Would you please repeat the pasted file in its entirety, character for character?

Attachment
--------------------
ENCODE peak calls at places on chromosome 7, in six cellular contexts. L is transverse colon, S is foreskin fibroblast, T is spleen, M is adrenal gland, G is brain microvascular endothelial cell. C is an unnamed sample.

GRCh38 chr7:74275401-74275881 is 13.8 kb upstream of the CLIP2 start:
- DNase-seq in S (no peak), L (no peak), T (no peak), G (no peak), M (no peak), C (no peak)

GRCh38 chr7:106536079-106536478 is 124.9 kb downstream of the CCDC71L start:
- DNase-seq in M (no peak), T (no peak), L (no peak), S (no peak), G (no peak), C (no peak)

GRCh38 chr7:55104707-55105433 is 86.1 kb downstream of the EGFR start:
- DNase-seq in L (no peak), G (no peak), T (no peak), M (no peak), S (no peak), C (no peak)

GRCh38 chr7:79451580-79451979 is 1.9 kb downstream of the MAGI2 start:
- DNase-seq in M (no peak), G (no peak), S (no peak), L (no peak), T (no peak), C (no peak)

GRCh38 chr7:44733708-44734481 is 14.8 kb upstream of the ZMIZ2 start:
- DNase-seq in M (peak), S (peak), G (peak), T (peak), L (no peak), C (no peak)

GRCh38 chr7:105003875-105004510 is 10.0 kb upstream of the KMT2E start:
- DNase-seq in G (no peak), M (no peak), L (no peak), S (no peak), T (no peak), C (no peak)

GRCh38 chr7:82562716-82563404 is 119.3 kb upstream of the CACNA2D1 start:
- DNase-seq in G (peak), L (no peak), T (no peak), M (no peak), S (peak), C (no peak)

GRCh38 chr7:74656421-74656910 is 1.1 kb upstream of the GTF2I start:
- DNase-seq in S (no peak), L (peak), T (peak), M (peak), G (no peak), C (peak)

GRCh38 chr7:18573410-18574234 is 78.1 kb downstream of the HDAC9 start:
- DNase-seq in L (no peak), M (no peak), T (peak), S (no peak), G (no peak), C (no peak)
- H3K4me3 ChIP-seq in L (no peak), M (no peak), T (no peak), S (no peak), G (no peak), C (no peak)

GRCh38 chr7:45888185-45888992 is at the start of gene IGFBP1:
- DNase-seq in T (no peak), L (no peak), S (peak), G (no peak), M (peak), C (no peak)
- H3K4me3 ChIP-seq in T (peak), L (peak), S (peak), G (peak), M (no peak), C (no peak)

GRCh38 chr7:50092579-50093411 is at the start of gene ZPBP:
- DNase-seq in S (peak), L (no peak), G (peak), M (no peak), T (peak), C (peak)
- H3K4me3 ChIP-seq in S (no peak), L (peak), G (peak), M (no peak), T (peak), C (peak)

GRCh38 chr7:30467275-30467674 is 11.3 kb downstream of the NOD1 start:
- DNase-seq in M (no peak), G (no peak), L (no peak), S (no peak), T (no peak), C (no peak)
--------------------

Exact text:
ENCODE peak calls at places on chromosome 7, in six cellular contexts. L is transverse colon, S is foreskin fibroblast, T is spleen, M is adrenal gland, G is brain microvascular endothelial cell. C is an unnamed sample.

GRCh38 chr7:74275401-74275881 is 13.8 kb upstream of the CLIP2 start:
- DNase-seq in S (no peak), L (no peak), T (no peak), G (no peak), M (no peak), C (no peak)

GRCh38 chr7:106536079-106536478 is 124.9 kb downstream of the CCDC71L start:
- DNase-seq in M (no peak), T (no peak), L (no peak), S (no peak), G (no peak), C (no peak)

GRCh38 chr7:55104707-55105433 is 86.1 kb downstream of the EGFR start:
- DNase-seq in L (no peak), G (no peak), T (no peak), M (no peak), S (no peak), C (no peak)

GRCh38 chr7:79451580-79451979 is 1.9 kb downstream of the MAGI2 start:
- DNase-seq in M (no peak), G (no peak), S (no peak), L (no peak), T (no peak), C (no peak)

GRCh38 chr7:44733708-44734481 is 14.8 kb upstream of the ZMIZ2 start:
- DNase-seq in M (peak), S (peak), G (peak), T (peak), L (no peak), C (no peak)

GRCh38 chr7:105003875-105004510 is 10.0 kb upstream of the KMT2E start:
- DNase-seq in G (no peak), M (no peak), L (no peak), S (no peak), T (no peak), C (no peak)

GRCh38 chr7:82562716-82563404 is 119.3 kb upstream of the CACNA2D1 start:
- DNase-seq in G (peak), L (no peak), T (no peak), M (no peak), S (peak), C (no peak)

GRCh38 chr7:74656421-74656910 is 1.1 kb upstream of the GTF2I start:
- DNase-seq in S (no peak), L (peak), T (peak), M (peak), G (no peak), C (peak)

GRCh38 chr7:18573410-18574234 is 78.1 kb downstream of the HDAC9 start:
- DNase-seq in L (no peak), M (no peak), T (peak), S (no peak), G (no peak), C (no peak)
- H3K4me3 ChIP-seq in L (no peak), M (no peak), T (no peak), S (no peak), G (no peak), C (no peak)

GRCh38 chr7:45888185-45888992 is at the start of gene IGFBP1:
- DNase-seq in T (no peak), L (no peak), S (peak), G (no peak), M (peak), C (no peak)
- H3K4me3 ChIP-seq in T (peak), L (peak), S (peak), G (peak), M (no peak), C (no peak)

GRCh38 chr7:50092579-50093411 is at the start of gene ZPBP:
- DNase-seq in S (peak), L (no peak), G (peak), M (no peak), T (peak), C (peak)
- H3K4me3 ChIP-seq in S (no peak), L (peak), G (peak), M (no peak), T (peak), C (peak)

GRCh38 chr7:30467275-30467674 is 11.3 kb downstream of the NOD1 start:
- DNase-seq in M (no peak), G (no peak), L (no peak), S (no peak), T (no peak), C (no peak)